Four of the twelve boys trapped with their football coach inside a flooded cave in northern Thailand have been evacuated, with the operation suspended until further notice as the rescue divers recover.
The four, who have not been named, were taken for treatment in a hospital in the provincial capital of Chiang Rai.
In a press conference shortly before 9pm (3pm BST), acting governor Narongsak Osatanakon gave no indication of the boys’ mental or health state, other than saying that they were “well”.
The governor said that the boys, assisted by rescue divers, had come out of the cave at intervals between 5.40pm (11.40am BST) and 7.50pm (1.50pm).
“The rescuers swam through the cave while holding the boys beneath their bodies,” Mr Narongsak said of the perilous journey through narrow caves with jagged edges. The divers are believed to have had to detach their oxygen tanks in order to pass through some of the tightest stretches.
While those rescued are now being treated in hospital after more than two weeks trapped inside the flooded cave, eight boys and their football coach remain perched on a ledge of about 10 square metres.
The governor said that the rescue effort could only resume if the conditions were right, and after the divers had had between 10 and 20 hours to replenish themselves and prepare their equipment to head back.
Officials previously said Sunday was “D-Day” as they face a battle against the clock to extract the children from the narrow Tham Luang cave complex before more monsoon rains descend, potentially trapping them underground for months.
The expert divers have been clocked at about 11 hours for the round trip – more than a mile each way.
Meanwhile, the boys – some of whom it is believed cannot swim – have been learning to use underwater breathing apparatus since they were first located on 2 July.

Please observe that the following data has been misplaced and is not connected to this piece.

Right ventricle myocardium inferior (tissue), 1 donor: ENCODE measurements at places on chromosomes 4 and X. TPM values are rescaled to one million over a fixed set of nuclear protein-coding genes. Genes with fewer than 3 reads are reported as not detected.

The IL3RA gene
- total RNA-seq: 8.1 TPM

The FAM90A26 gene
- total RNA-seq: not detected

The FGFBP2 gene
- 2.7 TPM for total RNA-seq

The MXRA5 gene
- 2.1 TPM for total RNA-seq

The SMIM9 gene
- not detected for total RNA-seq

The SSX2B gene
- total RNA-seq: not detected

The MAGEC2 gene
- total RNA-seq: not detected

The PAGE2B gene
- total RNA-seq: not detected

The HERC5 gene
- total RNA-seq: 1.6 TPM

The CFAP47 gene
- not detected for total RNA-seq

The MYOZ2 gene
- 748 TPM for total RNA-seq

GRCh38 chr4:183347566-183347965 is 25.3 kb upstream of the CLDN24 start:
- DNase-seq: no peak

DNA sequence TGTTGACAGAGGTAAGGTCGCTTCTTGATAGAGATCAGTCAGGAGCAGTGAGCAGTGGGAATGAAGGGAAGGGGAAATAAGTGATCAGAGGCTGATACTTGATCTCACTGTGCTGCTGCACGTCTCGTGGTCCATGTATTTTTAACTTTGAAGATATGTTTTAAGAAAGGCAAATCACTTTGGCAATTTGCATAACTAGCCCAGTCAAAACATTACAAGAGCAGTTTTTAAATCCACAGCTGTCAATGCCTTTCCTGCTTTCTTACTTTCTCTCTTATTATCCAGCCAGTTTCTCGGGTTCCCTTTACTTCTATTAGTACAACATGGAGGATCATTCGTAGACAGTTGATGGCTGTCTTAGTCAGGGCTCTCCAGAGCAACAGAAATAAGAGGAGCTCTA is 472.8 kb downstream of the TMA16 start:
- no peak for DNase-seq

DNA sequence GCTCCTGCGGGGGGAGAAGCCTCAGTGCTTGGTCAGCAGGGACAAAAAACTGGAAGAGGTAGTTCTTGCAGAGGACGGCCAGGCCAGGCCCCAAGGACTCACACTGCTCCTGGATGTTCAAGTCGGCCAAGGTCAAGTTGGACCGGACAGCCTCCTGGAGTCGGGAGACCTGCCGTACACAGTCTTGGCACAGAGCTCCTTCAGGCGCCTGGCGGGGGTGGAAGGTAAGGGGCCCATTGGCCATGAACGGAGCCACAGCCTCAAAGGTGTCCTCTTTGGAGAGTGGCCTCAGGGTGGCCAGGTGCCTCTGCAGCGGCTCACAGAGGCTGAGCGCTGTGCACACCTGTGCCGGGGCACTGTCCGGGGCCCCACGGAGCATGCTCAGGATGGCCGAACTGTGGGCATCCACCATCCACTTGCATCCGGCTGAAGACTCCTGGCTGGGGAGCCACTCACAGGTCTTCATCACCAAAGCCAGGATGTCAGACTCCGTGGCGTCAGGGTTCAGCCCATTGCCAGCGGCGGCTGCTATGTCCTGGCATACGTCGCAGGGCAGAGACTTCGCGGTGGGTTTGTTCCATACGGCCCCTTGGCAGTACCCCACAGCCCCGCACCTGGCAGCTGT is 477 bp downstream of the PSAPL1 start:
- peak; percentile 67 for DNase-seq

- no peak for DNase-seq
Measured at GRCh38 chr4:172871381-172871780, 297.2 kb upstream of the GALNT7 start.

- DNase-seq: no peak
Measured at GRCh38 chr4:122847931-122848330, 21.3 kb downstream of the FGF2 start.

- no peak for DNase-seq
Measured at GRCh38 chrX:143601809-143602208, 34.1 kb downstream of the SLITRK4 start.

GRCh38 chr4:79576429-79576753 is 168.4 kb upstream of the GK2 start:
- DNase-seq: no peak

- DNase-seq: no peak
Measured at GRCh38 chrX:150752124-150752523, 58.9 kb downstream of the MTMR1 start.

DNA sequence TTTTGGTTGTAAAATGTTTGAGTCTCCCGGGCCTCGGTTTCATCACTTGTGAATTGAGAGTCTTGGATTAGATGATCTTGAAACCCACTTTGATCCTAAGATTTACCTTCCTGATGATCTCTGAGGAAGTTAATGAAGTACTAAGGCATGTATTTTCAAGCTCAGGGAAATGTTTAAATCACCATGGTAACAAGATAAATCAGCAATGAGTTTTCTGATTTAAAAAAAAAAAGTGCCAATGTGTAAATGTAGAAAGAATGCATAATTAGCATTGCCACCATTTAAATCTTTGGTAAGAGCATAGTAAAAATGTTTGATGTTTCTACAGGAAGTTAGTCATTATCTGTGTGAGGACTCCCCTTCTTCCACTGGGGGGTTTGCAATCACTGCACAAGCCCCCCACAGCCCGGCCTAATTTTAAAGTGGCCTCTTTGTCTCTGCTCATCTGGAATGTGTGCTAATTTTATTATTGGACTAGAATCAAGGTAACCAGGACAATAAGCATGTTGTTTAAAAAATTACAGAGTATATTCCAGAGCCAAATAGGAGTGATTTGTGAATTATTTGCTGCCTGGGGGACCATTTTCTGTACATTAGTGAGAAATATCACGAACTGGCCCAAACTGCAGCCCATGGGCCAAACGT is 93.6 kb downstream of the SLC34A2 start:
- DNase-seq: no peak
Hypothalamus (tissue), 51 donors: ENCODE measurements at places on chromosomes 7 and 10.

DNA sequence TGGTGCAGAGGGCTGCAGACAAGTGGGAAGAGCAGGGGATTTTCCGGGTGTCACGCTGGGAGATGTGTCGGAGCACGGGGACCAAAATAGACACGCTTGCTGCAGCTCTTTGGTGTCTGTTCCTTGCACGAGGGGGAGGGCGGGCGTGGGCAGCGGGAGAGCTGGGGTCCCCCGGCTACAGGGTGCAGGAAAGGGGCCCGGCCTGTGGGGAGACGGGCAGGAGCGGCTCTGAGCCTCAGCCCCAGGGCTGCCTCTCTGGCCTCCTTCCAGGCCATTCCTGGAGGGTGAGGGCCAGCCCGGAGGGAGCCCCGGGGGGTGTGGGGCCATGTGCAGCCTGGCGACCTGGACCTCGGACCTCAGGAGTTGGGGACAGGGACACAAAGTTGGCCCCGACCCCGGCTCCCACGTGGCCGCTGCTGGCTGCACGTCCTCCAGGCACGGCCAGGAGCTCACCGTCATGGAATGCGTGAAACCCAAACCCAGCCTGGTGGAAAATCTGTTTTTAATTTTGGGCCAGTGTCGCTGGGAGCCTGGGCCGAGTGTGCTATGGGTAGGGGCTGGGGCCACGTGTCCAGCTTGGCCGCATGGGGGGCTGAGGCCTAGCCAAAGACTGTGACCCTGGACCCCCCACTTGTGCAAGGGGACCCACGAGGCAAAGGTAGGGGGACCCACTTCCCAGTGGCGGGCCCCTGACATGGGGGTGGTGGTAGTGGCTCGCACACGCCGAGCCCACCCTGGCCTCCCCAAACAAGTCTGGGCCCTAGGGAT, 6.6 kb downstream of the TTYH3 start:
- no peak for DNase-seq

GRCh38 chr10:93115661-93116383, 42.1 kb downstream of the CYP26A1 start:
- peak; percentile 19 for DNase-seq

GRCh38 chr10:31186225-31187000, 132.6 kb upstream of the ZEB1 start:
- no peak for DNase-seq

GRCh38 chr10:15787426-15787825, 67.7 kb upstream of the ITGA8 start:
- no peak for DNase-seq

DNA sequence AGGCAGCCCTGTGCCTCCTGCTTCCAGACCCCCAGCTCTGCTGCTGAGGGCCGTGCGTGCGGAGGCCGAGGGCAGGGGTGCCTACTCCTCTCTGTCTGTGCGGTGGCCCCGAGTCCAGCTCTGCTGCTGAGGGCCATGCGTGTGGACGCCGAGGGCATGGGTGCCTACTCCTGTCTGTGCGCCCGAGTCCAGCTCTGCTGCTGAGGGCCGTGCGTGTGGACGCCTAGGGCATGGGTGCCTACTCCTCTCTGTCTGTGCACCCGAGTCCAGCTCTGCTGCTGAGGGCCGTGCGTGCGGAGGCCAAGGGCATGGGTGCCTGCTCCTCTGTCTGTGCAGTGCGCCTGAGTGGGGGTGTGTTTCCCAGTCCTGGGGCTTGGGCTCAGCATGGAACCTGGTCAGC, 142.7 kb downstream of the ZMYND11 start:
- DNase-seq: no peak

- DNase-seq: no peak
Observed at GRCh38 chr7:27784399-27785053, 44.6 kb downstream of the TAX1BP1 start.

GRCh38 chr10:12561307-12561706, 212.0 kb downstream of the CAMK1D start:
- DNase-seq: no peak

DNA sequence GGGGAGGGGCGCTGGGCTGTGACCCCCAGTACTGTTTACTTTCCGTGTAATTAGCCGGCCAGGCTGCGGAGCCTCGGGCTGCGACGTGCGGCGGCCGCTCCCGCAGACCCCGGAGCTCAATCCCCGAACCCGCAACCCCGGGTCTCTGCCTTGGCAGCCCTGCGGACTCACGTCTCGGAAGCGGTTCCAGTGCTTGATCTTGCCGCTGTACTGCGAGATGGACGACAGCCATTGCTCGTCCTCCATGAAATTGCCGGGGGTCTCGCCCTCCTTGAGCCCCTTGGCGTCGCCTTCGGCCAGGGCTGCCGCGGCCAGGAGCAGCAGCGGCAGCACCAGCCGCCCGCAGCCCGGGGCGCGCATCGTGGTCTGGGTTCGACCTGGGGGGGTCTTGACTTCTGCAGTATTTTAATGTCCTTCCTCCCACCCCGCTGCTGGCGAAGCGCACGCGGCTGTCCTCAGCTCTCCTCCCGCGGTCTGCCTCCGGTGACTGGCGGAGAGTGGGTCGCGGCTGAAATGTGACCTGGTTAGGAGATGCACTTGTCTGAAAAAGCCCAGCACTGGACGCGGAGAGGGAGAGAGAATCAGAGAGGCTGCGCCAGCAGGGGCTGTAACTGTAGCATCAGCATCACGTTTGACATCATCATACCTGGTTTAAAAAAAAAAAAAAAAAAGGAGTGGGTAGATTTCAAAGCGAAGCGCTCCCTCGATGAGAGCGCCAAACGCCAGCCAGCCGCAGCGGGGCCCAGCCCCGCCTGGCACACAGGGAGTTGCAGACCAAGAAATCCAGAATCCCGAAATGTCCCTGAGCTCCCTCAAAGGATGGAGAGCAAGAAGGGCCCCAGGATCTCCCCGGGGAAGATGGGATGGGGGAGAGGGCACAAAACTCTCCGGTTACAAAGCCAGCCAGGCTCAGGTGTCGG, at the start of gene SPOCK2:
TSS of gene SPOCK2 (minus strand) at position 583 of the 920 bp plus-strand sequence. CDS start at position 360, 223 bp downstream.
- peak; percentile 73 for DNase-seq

“I assure you that they are physically and mentally ready to come out, no matter what challenges lie ahead,” the governor said.
Authorities reported that water levels inside the cave network, which stretches some six miles into Doi Nang Non mountain, had been at their lowest in days, with the divers able to walk through the previously flooded areas known as chambers, one, two and three.
A father-daughter duo have been working on alternative rescue apparatus in the form of a giant tube.
Pairojana Toontong is putting his inflatable nylon canvas tube through a series of tests to establish if it is durable enough to handle the jagged edges and acute bends inside the Tham Luang caves.
In the event that it is required, Mr Pairojana’s tubing would be folded down and dragged into the caves before being inflated by a giant fan at the cave’s mouth.
At the other end, rescuers would seal off the tubing, allowing it to expand to a maximum of 70cm in diameter.
On Sunday afternoon, the tube was laid out in a canal gushing with water pumped out of the inundated caves. It was also run through storm water drains and around tight bends to best simulate the rugged terrain.
The boys – who are aged between 11 and 16 – and their 25-year-old coach got stranded after they embarked on an exploration of the cave after a practice football game.
Army Major General Chalongchai Chaiyakam said the entire operation to rescue all 13 could take two to four days – depending on weather and water conditions.
The only way to rescue the boys is by traversing dark and tight passageways filled with muddy water and strong currents and oxygen-depleted air.
Saman Kunan – a former Navy Seal diver – died while making the dive to try and rescue the boys.
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